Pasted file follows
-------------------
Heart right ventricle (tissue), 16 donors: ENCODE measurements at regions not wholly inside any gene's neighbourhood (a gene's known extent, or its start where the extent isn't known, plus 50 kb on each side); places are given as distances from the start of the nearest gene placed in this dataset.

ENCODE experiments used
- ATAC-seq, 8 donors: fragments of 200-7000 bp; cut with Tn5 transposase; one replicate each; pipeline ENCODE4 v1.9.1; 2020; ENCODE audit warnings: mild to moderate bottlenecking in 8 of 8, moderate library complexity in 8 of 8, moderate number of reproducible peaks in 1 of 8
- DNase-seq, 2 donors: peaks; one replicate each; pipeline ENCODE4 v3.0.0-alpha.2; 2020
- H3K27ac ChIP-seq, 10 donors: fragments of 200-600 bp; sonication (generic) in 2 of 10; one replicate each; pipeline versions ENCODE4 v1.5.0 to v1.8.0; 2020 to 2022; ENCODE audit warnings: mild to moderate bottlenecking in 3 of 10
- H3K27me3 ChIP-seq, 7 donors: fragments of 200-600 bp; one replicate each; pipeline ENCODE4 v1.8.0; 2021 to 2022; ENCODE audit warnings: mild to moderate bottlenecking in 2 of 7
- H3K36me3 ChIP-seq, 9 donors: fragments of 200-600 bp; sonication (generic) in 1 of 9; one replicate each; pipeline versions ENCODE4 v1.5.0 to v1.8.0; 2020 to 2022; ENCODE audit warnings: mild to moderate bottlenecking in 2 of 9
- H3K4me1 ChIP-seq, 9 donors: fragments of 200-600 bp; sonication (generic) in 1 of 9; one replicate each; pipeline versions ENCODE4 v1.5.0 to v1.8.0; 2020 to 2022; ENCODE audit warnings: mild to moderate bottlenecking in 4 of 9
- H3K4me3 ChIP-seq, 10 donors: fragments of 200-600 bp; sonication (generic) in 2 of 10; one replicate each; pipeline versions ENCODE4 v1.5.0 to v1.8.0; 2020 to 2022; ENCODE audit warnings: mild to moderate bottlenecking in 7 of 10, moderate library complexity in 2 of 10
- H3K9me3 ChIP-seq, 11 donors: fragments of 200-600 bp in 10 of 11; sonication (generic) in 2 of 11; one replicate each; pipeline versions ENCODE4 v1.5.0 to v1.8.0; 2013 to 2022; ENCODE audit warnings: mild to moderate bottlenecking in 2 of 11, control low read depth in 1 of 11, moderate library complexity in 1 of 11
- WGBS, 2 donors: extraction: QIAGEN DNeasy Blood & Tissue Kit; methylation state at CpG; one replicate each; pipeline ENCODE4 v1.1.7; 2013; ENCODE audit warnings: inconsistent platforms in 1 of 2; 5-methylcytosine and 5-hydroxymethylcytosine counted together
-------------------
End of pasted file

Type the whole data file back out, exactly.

Heart right ventricle (tissue), 16 donors: ENCODE measurements at regions not wholly inside any gene's neighbourhood (a gene's known extent, or its start where the extent isn't known, plus 50 kb on each side); places are given as distances from the start of the nearest gene placed in this dataset.

ENCODE experiments used
- ATAC-seq, 8 donors: fragments of 200-7000 bp; cut with Tn5 transposase; one replicate each; pipeline ENCODE4 v1.9.1; 2020; ENCODE audit warnings: mild to moderate bottlenecking in 8 of 8, moderate library complexity in 8 of 8, moderate number of reproducible peaks in 1 of 8
- DNase-seq, 2 donors: peaks; one replicate each; pipeline ENCODE4 v3.0.0-alpha.2; 2020
- H3K27ac ChIP-seq, 10 donors: fragments of 200-600 bp; sonication (generic) in 2 of 10; one replicate each; pipeline versions ENCODE4 v1.5.0 to v1.8.0; 2020 to 2022; ENCODE audit warnings: mild to moderate bottlenecking in 3 of 10
- H3K27me3 ChIP-seq, 7 donors: fragments of 200-600 bp; one replicate each; pipeline ENCODE4 v1.8.0; 2021 to 2022; ENCODE audit warnings: mild to moderate bottlenecking in 2 of 7
- H3K36me3 ChIP-seq, 9 donors: fragments of 200-600 bp; sonication (generic) in 1 of 9; one replicate each; pipeline versions ENCODE4 v1.5.0 to v1.8.0; 2020 to 2022; ENCODE audit warnings: mild to moderate bottlenecking in 2 of 9
- H3K4me1 ChIP-seq, 9 donors: fragments of 200-600 bp; sonication (generic) in 1 of 9; one replicate each; pipeline versions ENCODE4 v1.5.0 to v1.8.0; 2020 to 2022; ENCODE audit warnings: mild to moderate bottlenecking in 4 of 9
- H3K4me3 ChIP-seq, 10 donors: fragments of 200-600 bp; sonication (generic) in 2 of 10; one replicate each; pipeline versions ENCODE4 v1.5.0 to v1.8.0; 2020 to 2022; ENCODE audit warnings: mild to moderate bottlenecking in 7 of 10, moderate library complexity in 2 of 10
- H3K9me3 ChIP-seq, 11 donors: fragments of 200-600 bp in 10 of 11; sonication (generic) in 2 of 11; one replicate each; pipeline versions ENCODE4 v1.5.0 to v1.8.0; 2013 to 2022; ENCODE audit warnings: mild to moderate bottlenecking in 2 of 11, control low read depth in 1 of 11, moderate library complexity in 1 of 11
- WGBS, 2 donors: extraction: QIAGEN DNeasy Blood & Tissue Kit; methylation state at CpG; one replicate each; pipeline ENCODE4 v1.1.7; 2013; ENCODE audit warnings: inconsistent platforms in 1 of 2; 5-methylcytosine and 5-hydroxymethylcytosine counted together